In a laboratory here stands a doughnut-shaped "supermagnet," so strong that it once snatched a heavy metal cart away from a technician. It took a truck to pull the cart free.
The magnet at the General Electric Co. laboratory is the heart of a new medical diagnostic technology. Called magnetic resonance (MR), it uses an extremely powerful magnetic field to outline bones and tissues inside the human body in far greater detail than X-rays and scanners now provide.
It also symbolizes how the rush of technology in the 1980s has forced a profound change in corporate strategy on GE.
General Electric is trying to build MR into a hundred-million-dollar-plus business in only 30 to 36 months, says GE Chairman John F. Welch Jr. But it took GE much longer to create businesses of that scale from the older diagnostic technologies of CAT scanning (computer aided tomography) and X-rays.
"I think in CT scanning it took maybe 60 months . In X-ray, it might have taken 10 years," Welch said.
GE cannot afford to wait that long for the critical answers about the future of a technology as costly and risky as MR. And so it is pushing ahead as fast as it can.
"We're not changing GE for the sake of changing GE," said Welch. "We'll try to adapt GE to a world that we see that is on fire."
Throughout the company, GE officials have embarked on a furious program of research, development and acquisition designed to transform their company from a sleeping industrial giant into a high-technology superpower.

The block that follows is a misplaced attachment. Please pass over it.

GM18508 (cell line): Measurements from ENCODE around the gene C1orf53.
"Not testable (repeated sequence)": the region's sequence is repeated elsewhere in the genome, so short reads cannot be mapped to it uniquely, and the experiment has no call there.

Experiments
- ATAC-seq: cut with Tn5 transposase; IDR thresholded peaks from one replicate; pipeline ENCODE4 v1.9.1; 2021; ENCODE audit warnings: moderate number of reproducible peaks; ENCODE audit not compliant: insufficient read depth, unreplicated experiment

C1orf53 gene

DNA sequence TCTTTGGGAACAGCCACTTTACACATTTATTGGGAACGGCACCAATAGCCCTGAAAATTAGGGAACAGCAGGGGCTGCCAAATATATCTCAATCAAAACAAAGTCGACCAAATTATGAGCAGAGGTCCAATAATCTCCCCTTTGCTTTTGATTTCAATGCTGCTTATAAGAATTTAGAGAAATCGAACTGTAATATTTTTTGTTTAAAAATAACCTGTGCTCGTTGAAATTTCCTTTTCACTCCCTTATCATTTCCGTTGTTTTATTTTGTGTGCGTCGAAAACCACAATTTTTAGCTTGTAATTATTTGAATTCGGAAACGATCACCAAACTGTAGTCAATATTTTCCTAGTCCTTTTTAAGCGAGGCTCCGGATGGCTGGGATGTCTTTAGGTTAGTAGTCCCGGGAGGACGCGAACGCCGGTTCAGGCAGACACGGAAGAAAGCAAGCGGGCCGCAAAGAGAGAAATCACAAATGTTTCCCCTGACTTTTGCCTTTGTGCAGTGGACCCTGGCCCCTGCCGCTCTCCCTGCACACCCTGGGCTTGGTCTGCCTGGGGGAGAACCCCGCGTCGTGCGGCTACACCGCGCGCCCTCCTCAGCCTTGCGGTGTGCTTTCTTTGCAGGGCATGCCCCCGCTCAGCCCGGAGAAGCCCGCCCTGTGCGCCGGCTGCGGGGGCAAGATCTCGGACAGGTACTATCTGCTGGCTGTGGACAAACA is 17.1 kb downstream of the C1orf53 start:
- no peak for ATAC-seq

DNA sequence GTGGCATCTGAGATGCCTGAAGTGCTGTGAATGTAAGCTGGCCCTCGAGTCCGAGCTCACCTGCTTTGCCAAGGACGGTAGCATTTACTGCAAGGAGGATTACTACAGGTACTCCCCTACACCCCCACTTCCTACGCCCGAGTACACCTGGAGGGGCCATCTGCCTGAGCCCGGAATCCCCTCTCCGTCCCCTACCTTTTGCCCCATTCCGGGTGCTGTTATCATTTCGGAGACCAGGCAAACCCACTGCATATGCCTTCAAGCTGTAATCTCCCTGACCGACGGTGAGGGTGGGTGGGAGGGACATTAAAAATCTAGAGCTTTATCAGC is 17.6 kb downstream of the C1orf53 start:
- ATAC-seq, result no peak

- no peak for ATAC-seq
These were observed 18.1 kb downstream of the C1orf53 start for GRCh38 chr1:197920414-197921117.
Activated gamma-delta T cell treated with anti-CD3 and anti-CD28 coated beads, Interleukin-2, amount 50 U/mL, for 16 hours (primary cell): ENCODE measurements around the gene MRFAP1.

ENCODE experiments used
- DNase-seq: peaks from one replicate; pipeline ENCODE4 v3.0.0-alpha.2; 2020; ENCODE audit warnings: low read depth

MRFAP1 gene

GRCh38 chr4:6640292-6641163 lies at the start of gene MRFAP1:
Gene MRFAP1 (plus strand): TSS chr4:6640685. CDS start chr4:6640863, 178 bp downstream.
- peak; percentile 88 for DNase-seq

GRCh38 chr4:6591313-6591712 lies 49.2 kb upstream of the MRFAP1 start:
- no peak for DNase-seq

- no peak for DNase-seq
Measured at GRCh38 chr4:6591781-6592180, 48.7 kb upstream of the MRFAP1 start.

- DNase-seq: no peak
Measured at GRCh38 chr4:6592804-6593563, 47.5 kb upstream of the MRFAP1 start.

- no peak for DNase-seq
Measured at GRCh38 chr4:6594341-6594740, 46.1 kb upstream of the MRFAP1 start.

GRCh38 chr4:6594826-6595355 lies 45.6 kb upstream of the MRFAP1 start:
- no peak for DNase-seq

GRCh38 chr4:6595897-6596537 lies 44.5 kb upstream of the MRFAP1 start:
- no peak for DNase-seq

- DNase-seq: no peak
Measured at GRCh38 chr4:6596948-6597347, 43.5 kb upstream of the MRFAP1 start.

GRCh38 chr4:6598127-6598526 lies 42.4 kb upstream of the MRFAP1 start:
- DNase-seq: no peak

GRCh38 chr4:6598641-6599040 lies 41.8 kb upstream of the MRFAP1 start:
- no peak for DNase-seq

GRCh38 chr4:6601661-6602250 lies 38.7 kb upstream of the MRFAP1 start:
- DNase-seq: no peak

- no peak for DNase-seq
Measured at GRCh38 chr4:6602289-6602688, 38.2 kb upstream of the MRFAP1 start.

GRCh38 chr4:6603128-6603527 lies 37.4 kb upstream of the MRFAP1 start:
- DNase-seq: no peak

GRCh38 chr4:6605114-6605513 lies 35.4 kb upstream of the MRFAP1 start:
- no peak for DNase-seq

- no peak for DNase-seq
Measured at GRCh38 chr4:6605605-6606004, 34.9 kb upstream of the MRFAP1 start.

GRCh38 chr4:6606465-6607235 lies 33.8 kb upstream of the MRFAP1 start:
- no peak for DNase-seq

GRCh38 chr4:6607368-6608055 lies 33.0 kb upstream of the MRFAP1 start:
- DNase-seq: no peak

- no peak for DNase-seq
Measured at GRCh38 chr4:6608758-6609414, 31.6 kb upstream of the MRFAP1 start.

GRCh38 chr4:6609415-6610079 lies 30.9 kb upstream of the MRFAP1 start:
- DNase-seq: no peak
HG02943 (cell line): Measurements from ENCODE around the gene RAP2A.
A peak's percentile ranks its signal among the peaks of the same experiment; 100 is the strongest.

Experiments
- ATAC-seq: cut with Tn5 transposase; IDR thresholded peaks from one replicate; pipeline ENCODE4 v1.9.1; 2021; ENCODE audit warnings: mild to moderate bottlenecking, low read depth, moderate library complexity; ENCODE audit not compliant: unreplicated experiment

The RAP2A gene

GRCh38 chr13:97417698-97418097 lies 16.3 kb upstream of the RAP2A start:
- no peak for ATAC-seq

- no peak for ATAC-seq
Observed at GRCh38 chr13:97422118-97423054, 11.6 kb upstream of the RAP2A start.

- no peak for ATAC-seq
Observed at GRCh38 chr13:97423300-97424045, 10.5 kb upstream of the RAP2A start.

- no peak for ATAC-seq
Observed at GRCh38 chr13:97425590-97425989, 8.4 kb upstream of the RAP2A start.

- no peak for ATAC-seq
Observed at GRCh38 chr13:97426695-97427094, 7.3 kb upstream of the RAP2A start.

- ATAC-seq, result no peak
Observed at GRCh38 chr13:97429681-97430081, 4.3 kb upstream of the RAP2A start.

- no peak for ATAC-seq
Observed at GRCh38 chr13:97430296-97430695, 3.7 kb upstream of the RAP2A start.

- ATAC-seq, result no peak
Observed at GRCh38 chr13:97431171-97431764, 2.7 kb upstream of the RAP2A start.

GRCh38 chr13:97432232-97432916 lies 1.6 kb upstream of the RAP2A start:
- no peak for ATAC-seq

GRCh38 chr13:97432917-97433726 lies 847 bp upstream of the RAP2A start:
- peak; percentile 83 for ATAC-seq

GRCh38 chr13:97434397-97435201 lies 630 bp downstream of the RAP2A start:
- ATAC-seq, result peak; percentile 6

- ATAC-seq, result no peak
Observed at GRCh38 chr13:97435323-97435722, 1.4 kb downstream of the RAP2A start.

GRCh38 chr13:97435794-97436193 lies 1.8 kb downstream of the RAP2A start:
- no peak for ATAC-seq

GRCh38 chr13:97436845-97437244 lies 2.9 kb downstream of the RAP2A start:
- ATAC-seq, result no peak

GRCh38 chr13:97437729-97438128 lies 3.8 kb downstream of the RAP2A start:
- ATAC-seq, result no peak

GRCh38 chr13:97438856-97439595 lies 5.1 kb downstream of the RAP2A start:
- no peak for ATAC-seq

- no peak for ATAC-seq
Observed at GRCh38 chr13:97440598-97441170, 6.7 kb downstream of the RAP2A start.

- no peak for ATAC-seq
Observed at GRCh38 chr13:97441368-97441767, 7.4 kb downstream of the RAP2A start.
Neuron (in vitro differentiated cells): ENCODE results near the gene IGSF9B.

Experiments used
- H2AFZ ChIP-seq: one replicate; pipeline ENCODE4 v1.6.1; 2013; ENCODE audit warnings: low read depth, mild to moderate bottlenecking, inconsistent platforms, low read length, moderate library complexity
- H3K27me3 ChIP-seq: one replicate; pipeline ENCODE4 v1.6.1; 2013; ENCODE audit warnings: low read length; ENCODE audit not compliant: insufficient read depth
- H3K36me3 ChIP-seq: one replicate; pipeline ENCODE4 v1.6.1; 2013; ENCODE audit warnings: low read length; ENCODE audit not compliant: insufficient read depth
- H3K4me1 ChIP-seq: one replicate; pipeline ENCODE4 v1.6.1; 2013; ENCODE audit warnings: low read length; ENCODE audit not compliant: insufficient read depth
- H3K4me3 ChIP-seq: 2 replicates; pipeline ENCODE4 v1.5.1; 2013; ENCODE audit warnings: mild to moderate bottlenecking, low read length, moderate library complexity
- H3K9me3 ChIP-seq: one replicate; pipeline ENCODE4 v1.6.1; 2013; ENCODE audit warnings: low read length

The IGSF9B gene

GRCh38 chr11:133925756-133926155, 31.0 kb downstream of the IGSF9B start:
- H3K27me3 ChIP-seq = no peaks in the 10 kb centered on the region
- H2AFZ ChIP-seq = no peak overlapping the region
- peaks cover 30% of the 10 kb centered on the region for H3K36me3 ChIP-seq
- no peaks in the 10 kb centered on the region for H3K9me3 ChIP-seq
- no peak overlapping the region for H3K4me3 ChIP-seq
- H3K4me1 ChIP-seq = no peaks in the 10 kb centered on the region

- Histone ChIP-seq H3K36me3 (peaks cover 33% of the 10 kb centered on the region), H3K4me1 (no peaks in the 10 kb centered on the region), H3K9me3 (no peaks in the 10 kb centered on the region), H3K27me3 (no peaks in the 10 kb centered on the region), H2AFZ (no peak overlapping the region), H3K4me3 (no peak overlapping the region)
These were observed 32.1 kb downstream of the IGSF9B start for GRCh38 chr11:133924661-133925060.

The company, oriented toward new technology from its very origins as the vehicle for Thomas Edison's commercialization of the light bulb, now wants to be as well-known for microchips and sophisticated medical equipment as it is for clock radios and dishwashers.
Since becoming GE's chief executive officer three-and-a-half years ago, Welch has overseen a sweeping makeover of the company.
Seeking efficiency, the company has closed or announced plans to close more than two dozen plants, idling 60,000 of its 400,000-plus work force in 1981. It is spending billions of dollars modernizing other plants.
In addition, Welch has directed a fundamental change in GE's way of looking at the world and at itself, stressing flexible planning and speedy reactions to changing market conditions.
As part of his reordering of GE's corporate culture, Welch is urging his managers to look for the big hit rather than being content with marginal business improvements. "We have to have a lot of people who are willing to go for the quantum change, who are not willing to do a little better than last year every time -- who are willing to change the nature of the business they are in," Welch said.
Underlying this new philosophy is a perception of fundamental changes going on in the business and economic environment in which GE operates.
Managers see a world of slower general economic growth coupled with rapid technological advancement and increased competition, especially from abroad.
"I think the '80s are clearly different from the '70s," GE Vice Chairman Edward E. Hood Jr. said. "A world with a smaller overall growth rate. A world that is increasingly competitive on a worldwide basis."
And by the end of the decade -- except for a few specialized business niches -- "if you aren't competitive on a world-scale basis, you are in serious jeopardy," Hood added.